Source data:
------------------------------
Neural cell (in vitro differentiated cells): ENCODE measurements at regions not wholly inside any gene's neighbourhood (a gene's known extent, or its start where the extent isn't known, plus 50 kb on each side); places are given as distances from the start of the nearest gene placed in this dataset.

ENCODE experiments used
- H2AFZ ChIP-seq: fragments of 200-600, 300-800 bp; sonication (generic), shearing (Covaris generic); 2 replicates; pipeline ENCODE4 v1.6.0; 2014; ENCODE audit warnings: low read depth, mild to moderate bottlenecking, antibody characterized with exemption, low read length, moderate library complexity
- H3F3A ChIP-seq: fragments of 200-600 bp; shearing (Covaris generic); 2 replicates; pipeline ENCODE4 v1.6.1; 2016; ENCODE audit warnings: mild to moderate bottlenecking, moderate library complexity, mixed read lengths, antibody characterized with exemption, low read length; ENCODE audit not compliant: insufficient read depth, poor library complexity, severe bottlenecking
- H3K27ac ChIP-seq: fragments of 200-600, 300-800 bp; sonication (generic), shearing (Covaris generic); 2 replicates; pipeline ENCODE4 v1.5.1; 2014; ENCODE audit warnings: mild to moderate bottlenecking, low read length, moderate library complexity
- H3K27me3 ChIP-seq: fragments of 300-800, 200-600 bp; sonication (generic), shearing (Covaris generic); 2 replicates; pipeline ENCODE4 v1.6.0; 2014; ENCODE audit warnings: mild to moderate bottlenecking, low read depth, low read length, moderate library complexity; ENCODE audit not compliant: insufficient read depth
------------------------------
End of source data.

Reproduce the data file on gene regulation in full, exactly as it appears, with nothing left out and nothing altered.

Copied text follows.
Neural cell (in vitro differentiated cells): ENCODE measurements at regions not wholly inside any gene's neighbourhood (a gene's known extent, or its start where the extent isn't known, plus 50 kb on each side); places are given as distances from the start of the nearest gene placed in this dataset.

ENCODE experiments used
- H2AFZ ChIP-seq: fragments of 200-600, 300-800 bp; sonication (generic), shearing (Covaris generic); 2 replicates; pipeline ENCODE4 v1.6.0; 2014; ENCODE audit warnings: low read depth, mild to moderate bottlenecking, antibody characterized with exemption, low read length, moderate library complexity
- H3F3A ChIP-seq: fragments of 200-600 bp; shearing (Covaris generic); 2 replicates; pipeline ENCODE4 v1.6.1; 2016; ENCODE audit warnings: mild to moderate bottlenecking, moderate library complexity, mixed read lengths, antibody characterized with exemption, low read length; ENCODE audit not compliant: insufficient read depth, poor library complexity, severe bottlenecking
- H3K27ac ChIP-seq: fragments of 200-600, 300-800 bp; sonication (generic), shearing (Covaris generic); 2 replicates; pipeline ENCODE4 v1.5.1; 2014; ENCODE audit warnings: mild to moderate bottlenecking, low read length, moderate library complexity
- H3K27me3 ChIP-seq: fragments of 300-800, 200-600 bp; sonication (generic), shearing (Covaris generic); 2 replicates; pipeline ENCODE4 v1.6.0; 2014; ENCODE audit warnings: mild to moderate bottlenecking, low read depth, low read length, moderate library complexity; ENCODE audit not compliant: insufficient read depth